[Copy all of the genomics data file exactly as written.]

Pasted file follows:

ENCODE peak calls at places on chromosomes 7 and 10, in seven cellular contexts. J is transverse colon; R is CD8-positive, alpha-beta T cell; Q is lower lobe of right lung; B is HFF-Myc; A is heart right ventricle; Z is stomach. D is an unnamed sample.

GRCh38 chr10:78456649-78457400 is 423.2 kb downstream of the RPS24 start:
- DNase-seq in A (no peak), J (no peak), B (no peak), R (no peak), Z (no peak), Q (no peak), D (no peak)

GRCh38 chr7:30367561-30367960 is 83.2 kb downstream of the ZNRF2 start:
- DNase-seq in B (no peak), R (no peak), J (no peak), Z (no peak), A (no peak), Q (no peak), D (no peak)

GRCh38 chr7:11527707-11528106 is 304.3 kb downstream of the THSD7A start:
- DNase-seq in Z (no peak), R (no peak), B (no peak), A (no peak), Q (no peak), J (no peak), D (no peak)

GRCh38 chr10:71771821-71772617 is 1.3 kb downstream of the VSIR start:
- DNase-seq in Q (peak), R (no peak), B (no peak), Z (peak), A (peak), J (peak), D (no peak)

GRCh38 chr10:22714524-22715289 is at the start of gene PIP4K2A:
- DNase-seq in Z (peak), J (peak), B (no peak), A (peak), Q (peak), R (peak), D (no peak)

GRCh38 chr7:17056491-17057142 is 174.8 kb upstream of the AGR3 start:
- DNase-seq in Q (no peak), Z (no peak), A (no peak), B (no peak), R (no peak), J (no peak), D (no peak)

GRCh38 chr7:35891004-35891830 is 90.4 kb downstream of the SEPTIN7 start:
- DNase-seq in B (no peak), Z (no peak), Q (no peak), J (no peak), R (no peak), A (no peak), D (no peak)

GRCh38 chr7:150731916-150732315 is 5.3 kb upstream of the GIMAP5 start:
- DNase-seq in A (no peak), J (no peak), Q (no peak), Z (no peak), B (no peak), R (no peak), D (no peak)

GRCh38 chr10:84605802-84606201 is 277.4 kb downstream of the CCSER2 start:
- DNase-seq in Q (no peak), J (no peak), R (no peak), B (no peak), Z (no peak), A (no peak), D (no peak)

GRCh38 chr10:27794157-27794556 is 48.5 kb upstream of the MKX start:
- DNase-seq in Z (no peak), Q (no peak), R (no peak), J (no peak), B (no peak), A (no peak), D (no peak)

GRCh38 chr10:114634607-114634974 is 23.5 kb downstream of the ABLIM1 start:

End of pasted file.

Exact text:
ENCODE peak calls at places on chromosomes 7 and 10, in seven cellular contexts. J is transverse colon; R is CD8-positive, alpha-beta T cell; Q is lower lobe of right lung; B is HFF-Myc; A is heart right ventricle; Z is stomach. D is an unnamed sample.

GRCh38 chr10:78456649-78457400 is 423.2 kb downstream of the RPS24 start:
- DNase-seq in A (no peak), J (no peak), B (no peak), R (no peak), Z (no peak), Q (no peak), D (no peak)

GRCh38 chr7:30367561-30367960 is 83.2 kb downstream of the ZNRF2 start:
- DNase-seq in B (no peak), R (no peak), J (no peak), Z (no peak), A (no peak), Q (no peak), D (no peak)

GRCh38 chr7:11527707-11528106 is 304.3 kb downstream of the THSD7A start:
- DNase-seq in Z (no peak), R (no peak), B (no peak), A (no peak), Q (no peak), J (no peak), D (no peak)

GRCh38 chr10:71771821-71772617 is 1.3 kb downstream of the VSIR start:
- DNase-seq in Q (peak), R (no peak), B (no peak), Z (peak), A (peak), J (peak), D (no peak)

GRCh38 chr10:22714524-22715289 is at the start of gene PIP4K2A:
- DNase-seq in Z (peak), J (peak), B (no peak), A (peak), Q (peak), R (peak), D (no peak)

GRCh38 chr7:17056491-17057142 is 174.8 kb upstream of the AGR3 start:
- DNase-seq in Q (no peak), Z (no peak), A (no peak), B (no peak), R (no peak), J (no peak), D (no peak)

GRCh38 chr7:35891004-35891830 is 90.4 kb downstream of the SEPTIN7 start:
- DNase-seq in B (no peak), Z (no peak), Q (no peak), J (no peak), R (no peak), A (no peak), D (no peak)

GRCh38 chr7:150731916-150732315 is 5.3 kb upstream of the GIMAP5 start:
- DNase-seq in A (no peak), J (no peak), Q (no peak), Z (no peak), B (no peak), R (no peak), D (no peak)

GRCh38 chr10:84605802-84606201 is 277.4 kb downstream of the CCSER2 start:
- DNase-seq in Q (no peak), J (no peak), R (no peak), B (no peak), Z (no peak), A (no peak), D (no peak)

GRCh38 chr10:27794157-27794556 is 48.5 kb upstream of the MKX start:
- DNase-seq in Z (no peak), Q (no peak), R (no peak), J (no peak), B (no peak), A (no peak), D (no peak)

GRCh38 chr10:114634607-114634974 is 23.5 kb downstream of the ABLIM1 start: